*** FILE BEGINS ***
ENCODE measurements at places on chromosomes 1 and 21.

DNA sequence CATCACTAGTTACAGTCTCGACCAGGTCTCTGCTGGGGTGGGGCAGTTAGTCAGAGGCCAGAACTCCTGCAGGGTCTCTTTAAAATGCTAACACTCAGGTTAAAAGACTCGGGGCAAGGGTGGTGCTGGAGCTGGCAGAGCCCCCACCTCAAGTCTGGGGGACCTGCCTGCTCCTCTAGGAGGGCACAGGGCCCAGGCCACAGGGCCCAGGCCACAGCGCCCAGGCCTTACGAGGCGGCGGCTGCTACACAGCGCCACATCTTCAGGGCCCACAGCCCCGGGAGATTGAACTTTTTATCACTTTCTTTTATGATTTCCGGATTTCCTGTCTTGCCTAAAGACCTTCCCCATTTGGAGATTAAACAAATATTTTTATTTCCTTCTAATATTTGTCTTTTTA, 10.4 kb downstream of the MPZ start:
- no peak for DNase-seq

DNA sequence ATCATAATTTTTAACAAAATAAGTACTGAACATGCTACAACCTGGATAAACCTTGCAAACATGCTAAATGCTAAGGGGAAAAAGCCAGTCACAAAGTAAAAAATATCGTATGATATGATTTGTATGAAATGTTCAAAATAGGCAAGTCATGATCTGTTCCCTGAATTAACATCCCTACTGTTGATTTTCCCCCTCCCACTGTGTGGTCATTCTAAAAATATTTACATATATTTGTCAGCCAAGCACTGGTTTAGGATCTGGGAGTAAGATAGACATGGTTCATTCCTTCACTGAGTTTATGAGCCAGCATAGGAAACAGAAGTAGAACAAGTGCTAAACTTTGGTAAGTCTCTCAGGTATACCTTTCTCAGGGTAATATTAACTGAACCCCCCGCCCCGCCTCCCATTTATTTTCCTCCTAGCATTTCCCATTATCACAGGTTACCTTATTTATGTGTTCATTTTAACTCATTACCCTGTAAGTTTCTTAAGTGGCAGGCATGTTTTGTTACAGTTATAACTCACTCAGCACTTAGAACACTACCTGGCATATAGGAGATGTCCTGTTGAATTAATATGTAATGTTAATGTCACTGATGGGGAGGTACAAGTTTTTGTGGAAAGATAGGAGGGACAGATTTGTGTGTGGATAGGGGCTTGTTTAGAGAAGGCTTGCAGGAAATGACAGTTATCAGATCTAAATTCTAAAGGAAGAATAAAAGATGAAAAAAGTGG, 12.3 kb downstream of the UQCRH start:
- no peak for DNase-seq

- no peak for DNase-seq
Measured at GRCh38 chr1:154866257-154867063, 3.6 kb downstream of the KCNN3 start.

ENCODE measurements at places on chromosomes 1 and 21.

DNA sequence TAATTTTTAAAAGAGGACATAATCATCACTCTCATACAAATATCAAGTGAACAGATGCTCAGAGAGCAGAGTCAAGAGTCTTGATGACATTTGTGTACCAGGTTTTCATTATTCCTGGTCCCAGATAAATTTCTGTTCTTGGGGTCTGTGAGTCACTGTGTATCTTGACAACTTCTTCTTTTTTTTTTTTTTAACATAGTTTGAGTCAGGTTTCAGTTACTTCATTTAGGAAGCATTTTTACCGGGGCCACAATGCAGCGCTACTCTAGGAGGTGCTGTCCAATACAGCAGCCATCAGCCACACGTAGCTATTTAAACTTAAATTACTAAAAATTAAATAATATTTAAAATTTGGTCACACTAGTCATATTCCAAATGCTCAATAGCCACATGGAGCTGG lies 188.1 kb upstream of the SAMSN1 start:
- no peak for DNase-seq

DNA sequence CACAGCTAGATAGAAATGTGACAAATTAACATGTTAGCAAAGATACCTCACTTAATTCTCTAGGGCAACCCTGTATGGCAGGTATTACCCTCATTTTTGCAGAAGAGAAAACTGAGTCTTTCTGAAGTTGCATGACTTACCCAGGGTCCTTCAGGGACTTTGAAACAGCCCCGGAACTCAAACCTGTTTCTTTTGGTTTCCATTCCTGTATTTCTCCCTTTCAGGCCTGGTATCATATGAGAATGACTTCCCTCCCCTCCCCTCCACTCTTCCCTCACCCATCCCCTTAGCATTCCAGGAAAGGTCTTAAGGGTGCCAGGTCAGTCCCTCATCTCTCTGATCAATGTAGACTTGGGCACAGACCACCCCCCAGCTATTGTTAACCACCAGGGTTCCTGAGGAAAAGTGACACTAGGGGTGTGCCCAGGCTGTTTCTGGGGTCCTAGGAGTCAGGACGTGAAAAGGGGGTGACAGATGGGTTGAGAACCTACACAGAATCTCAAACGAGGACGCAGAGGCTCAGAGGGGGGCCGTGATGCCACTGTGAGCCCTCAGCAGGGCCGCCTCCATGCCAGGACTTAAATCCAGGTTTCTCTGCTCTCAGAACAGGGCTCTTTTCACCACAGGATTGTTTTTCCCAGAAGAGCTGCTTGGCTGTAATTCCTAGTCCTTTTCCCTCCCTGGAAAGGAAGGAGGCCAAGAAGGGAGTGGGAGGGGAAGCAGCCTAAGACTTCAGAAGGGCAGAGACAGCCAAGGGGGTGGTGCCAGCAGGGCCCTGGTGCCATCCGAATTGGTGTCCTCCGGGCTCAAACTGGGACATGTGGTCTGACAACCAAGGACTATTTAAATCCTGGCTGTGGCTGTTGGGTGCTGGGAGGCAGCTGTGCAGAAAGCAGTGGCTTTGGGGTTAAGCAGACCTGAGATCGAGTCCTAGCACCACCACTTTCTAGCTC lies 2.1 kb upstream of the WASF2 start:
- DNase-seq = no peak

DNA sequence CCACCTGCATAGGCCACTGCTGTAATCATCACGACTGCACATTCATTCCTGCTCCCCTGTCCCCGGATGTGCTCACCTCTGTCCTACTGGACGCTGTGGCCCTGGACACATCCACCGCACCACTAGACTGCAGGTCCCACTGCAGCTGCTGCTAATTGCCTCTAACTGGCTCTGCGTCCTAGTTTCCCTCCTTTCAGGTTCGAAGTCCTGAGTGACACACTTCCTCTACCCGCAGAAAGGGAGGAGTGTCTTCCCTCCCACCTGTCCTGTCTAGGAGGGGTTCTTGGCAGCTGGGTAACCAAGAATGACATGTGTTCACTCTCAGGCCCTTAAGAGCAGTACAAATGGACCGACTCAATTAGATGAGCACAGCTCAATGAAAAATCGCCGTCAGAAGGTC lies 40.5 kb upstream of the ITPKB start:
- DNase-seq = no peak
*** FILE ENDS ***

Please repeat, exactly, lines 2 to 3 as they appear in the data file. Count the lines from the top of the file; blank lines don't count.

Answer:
DNA sequence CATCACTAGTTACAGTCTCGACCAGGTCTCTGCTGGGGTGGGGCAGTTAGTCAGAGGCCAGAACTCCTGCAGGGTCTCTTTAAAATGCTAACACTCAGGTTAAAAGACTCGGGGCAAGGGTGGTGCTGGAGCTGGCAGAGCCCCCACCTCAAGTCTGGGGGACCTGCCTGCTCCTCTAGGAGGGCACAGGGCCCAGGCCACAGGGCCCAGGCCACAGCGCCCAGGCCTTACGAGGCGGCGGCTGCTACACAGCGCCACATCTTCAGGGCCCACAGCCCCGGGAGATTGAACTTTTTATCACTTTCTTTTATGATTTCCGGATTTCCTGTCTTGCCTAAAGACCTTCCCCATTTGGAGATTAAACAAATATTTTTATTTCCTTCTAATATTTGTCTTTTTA, 10.4 kb downstream of the MPZ start:
- no peak for DNase-seq